Mobilization, Polarization, and Compromise: The Effect of Political Moralizing on Climate Change Politics
24 Pages Posted: 30 Jul 2014
Date Written: 2014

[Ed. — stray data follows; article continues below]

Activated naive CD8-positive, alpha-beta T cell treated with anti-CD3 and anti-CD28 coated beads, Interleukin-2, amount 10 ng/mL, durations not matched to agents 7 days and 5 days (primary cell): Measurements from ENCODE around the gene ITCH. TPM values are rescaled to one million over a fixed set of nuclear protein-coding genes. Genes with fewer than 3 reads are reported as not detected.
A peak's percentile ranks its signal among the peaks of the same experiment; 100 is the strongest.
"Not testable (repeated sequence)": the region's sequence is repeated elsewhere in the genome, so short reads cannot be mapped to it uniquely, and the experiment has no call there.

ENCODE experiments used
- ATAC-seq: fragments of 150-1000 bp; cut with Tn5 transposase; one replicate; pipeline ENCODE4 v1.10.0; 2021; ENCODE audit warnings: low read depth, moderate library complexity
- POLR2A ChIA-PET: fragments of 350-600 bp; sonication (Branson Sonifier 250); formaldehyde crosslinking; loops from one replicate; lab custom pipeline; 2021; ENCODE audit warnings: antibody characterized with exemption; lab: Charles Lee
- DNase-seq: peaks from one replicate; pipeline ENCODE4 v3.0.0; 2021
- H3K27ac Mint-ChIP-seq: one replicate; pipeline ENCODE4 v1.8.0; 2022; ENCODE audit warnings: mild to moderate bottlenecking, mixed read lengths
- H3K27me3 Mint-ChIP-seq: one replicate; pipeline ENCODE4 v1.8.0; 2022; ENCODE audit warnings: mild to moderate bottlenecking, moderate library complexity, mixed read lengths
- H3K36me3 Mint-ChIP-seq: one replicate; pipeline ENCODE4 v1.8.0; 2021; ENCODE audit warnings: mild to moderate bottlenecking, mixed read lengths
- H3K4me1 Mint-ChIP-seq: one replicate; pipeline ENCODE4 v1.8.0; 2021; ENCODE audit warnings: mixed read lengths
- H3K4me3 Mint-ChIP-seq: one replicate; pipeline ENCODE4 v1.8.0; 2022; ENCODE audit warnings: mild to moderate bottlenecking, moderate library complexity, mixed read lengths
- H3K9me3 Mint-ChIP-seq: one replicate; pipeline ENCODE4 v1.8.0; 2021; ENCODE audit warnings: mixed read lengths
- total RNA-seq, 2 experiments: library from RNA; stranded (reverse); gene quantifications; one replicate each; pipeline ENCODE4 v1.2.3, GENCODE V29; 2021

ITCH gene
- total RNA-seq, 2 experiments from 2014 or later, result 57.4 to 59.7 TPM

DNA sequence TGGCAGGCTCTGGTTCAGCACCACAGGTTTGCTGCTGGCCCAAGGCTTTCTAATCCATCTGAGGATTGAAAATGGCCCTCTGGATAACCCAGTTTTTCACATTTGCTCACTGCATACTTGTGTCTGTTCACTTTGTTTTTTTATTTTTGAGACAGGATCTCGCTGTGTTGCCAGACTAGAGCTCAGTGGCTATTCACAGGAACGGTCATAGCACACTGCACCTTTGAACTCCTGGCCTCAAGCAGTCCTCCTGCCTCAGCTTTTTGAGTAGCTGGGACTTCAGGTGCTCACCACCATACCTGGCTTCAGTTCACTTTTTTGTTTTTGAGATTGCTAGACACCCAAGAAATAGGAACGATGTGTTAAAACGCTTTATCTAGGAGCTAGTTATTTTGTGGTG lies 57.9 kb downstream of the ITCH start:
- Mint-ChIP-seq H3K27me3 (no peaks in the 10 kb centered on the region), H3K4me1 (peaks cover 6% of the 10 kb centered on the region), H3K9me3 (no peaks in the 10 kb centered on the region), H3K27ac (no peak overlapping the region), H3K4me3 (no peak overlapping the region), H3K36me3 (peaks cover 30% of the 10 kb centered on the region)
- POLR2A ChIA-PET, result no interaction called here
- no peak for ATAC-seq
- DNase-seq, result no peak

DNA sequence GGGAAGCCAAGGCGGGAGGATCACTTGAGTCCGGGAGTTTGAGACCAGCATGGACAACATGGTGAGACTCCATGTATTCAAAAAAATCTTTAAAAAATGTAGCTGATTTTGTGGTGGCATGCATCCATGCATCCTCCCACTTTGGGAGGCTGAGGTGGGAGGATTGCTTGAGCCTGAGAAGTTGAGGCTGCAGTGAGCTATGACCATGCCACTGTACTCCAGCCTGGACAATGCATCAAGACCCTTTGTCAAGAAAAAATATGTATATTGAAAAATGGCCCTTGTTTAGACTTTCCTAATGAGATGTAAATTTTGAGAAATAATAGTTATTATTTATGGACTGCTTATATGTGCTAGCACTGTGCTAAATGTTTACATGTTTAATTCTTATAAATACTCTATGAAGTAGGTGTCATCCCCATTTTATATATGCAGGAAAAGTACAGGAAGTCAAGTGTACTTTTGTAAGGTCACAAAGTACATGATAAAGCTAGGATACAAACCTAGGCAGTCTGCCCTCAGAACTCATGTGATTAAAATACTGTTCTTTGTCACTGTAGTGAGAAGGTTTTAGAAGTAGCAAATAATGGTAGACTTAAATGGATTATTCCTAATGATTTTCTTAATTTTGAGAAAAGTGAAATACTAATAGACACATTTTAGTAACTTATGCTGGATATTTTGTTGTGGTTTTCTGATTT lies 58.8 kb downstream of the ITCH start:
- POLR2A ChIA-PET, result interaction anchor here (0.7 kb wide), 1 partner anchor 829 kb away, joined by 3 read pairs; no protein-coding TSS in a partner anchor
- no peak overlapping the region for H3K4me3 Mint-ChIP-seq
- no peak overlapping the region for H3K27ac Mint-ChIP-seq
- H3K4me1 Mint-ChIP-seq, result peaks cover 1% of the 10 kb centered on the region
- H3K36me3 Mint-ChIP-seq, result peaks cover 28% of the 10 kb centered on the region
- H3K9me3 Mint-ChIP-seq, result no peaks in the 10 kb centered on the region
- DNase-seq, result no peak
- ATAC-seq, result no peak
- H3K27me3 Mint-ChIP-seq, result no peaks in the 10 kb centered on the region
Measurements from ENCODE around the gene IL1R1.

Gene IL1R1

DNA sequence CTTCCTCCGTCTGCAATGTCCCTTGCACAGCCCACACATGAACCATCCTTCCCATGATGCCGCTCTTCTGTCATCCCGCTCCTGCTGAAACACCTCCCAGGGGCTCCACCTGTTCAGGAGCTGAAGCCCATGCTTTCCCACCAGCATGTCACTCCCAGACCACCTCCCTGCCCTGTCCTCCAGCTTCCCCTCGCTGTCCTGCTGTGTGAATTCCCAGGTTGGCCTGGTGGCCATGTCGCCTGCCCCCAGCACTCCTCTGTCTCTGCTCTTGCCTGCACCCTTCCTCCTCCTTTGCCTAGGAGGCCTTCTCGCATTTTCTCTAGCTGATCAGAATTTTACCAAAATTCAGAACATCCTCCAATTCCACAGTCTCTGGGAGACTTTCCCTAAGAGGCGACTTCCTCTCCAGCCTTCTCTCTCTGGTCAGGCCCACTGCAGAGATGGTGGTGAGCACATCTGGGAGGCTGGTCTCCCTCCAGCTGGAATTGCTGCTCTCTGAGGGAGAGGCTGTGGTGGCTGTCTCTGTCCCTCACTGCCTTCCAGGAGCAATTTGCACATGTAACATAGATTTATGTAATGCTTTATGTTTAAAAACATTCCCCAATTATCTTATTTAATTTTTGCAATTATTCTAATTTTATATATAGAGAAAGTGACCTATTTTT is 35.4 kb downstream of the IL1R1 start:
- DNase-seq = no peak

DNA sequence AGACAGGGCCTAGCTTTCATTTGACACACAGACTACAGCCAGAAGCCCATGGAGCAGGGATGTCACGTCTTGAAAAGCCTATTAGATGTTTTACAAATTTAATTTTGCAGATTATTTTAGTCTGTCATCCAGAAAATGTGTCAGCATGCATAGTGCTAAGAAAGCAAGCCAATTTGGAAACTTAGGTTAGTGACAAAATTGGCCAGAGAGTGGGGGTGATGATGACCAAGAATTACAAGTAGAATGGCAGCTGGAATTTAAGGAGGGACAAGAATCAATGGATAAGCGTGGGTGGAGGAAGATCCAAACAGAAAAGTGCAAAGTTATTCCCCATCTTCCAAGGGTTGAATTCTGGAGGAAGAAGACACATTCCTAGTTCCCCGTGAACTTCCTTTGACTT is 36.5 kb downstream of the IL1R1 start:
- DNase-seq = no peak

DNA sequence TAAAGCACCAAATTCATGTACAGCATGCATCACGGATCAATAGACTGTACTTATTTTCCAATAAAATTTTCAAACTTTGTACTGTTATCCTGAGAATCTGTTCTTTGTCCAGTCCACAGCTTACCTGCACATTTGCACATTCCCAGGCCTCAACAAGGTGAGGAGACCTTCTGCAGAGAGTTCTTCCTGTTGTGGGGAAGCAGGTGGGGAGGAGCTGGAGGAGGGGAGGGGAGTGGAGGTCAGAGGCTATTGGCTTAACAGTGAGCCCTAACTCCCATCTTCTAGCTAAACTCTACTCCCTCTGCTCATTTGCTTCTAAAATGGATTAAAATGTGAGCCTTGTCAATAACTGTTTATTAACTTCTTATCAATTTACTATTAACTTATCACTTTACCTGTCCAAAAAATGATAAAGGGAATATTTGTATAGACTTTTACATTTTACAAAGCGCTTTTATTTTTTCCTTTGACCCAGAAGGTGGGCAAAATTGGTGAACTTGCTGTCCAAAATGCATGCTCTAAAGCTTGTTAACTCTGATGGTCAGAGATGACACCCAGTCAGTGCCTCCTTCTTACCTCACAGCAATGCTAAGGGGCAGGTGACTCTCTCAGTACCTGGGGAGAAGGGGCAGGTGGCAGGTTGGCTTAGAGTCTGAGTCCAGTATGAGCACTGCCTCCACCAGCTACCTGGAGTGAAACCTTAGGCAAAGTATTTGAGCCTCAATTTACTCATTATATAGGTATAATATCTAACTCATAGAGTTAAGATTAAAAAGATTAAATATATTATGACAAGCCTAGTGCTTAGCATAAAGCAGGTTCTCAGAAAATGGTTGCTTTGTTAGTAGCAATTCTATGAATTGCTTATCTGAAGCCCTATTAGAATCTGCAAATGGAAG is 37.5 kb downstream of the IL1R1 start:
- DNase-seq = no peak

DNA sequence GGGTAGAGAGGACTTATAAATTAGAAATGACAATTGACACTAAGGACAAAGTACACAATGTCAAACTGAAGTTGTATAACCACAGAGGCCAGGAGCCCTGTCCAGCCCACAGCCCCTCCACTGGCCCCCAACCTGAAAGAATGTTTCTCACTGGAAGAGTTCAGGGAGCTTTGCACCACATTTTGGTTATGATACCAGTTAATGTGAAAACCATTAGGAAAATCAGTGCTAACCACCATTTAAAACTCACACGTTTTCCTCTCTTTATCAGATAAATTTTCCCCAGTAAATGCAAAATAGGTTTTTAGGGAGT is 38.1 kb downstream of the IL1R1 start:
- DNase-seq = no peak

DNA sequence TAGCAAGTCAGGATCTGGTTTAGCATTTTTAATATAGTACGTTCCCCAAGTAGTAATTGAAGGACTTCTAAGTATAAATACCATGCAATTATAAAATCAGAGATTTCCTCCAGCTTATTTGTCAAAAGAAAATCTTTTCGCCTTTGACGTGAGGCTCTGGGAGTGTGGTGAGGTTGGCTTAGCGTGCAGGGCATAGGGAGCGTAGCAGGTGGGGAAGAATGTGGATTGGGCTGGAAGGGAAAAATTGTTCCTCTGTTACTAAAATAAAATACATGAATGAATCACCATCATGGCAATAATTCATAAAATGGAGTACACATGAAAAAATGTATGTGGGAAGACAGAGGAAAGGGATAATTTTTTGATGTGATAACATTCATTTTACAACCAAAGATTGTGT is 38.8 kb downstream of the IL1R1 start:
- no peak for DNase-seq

Connecting political issues of the day to people’s deeply held moral convictions, a process we call political moralizing, can influence the salience and direction of their views on the issue and even the nature of their political activity. Beyond opinion change and mobilization, political moralization also changes people’s decision processes on the issue in ways that have important political consequences. By activating and intensifying political attitudes, political moralizing can raise an issue’s profile on the political agenda, making it appear ripe for policy resolution. But political moralizing can also reduce the prospects for policy resolution by making people less willing to accept compromise and increasing perceived polarization on the issue. In this paper, we use innovative survey data, including novel experimental designs, to show that political moralizing can change and intensify public opinion about climate change policy. We find that political moralizing increases mobilization, but also increases perceptions of polarization and decreases acceptance of compromise. Paradoxically, the same strategies that excite the public may reduce the chances for enacting policy change.
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